Spring pheasant count down from last year
North Dakota’s spring pheasant population index is down 30 percent from the same time last year, according to the state Game and Fish Department’s 2018 spring crowing count survey.
R.J. Gross, upland game management biologist, said the number of roosters heard crowing this spring was down statewide, with decreases ranging from 15 to 38 percent in the primary regions holding pheasants.
“We entered spring with a lower than average number of adult birds,” Gross said. “Last year’s production was far below average due to the statewide drought conditions. In addition, this spring’s weather has been good so far, as most of the state has received adequate rainfall. If the trend continues, a good hatch should be expected, but it will take a few years of good reproduction to get the population back to where it was before the drought.”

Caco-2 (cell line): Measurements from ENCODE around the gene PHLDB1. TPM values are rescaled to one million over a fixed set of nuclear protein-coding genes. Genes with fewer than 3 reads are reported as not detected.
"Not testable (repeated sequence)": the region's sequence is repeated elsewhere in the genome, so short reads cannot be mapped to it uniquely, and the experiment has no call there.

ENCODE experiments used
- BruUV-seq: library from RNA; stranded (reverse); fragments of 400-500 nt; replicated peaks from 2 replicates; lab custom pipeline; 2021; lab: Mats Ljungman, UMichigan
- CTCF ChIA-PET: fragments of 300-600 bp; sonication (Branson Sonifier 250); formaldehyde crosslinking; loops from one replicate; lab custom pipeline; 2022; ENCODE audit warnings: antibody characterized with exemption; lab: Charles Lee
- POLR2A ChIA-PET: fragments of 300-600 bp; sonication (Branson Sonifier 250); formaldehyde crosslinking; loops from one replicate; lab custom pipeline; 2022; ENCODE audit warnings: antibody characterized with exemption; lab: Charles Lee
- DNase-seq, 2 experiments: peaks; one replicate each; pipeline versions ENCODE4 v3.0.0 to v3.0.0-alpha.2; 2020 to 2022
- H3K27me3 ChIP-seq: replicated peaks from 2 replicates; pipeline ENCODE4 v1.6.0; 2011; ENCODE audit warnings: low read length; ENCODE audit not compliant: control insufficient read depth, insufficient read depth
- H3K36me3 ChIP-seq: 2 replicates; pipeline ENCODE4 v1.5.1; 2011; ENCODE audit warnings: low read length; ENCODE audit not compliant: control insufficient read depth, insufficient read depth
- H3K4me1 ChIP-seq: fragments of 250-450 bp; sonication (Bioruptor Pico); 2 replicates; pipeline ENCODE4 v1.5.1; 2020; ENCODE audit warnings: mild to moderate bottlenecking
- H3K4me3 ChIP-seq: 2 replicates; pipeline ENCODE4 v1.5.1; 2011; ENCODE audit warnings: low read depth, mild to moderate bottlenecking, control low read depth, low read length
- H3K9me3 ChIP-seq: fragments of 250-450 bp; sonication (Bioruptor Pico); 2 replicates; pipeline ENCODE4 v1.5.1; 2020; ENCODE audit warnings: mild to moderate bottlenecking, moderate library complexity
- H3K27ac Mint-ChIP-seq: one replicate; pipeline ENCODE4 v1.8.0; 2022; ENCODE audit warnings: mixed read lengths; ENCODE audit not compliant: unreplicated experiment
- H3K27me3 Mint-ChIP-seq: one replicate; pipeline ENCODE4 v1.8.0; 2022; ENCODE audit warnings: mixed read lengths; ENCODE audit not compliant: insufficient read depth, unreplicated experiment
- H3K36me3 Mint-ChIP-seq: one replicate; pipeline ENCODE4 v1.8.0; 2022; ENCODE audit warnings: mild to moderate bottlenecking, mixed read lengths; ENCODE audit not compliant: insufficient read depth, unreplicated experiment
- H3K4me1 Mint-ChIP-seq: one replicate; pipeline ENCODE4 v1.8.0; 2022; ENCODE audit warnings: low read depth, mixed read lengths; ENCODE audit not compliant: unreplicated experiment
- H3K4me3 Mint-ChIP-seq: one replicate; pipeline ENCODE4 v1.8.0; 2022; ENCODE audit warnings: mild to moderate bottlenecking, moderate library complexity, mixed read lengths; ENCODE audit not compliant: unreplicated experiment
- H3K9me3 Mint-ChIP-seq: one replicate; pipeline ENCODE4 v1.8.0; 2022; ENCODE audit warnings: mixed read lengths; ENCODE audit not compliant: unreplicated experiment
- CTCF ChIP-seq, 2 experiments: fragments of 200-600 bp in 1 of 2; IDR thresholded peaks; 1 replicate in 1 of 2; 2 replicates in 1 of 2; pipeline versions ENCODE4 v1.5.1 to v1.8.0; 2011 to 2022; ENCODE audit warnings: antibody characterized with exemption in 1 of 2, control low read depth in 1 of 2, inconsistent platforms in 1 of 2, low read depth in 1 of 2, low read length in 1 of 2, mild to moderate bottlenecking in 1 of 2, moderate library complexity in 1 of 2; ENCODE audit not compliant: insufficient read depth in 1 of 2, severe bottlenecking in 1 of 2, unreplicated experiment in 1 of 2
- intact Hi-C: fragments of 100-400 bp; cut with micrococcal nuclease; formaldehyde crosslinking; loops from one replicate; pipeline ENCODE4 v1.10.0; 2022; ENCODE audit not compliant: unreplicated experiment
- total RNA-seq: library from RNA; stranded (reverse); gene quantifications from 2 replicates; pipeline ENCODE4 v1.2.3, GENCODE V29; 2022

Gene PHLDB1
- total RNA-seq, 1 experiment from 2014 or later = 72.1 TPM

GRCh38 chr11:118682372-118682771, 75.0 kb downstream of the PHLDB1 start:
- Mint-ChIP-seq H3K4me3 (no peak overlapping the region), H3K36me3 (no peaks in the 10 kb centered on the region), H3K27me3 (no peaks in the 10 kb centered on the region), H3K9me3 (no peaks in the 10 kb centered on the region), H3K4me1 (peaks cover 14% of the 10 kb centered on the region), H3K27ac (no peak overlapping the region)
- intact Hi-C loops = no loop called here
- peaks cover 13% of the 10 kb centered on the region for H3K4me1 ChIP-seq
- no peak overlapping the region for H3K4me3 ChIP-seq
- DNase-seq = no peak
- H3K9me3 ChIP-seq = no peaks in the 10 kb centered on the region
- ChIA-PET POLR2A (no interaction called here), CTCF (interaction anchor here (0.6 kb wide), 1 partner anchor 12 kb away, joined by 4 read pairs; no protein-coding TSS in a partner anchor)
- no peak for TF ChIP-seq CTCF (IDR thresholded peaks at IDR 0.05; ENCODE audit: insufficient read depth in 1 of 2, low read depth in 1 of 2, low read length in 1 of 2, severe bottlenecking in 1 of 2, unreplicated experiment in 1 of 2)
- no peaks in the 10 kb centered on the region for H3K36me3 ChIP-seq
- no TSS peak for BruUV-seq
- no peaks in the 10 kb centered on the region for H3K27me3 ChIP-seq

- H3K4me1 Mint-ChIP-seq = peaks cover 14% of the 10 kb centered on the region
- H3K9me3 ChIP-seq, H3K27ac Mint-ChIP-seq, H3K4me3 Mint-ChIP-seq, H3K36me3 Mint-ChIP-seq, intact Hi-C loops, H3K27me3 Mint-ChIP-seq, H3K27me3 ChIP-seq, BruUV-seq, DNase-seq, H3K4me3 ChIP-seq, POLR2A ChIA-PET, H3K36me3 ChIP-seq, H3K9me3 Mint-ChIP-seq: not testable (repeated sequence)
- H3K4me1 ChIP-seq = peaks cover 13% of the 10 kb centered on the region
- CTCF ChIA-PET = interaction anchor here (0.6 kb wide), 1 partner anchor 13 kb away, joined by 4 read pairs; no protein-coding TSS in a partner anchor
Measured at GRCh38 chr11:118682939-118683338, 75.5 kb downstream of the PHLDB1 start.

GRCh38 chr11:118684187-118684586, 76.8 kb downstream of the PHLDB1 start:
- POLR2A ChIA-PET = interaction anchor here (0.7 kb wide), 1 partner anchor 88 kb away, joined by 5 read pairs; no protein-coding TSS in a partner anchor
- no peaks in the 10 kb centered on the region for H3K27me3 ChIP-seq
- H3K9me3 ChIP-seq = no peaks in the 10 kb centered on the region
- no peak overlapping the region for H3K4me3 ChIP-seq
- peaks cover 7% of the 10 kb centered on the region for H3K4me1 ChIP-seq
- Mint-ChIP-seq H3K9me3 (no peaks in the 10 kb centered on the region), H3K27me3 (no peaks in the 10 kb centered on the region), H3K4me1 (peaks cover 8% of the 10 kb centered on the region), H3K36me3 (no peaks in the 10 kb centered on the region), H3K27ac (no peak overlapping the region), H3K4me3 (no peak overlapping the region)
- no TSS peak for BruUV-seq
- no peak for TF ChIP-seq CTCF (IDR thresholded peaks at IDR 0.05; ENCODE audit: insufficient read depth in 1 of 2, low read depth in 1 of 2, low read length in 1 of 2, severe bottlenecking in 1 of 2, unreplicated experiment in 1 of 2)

While the spring number is an indicator, Gross said it does not predict what the fall population will look like. Brood surveys, which begin in late July and are completed by September, provide a much better estimate of summer pheasant production and what hunters might expect for a fall pheasant population.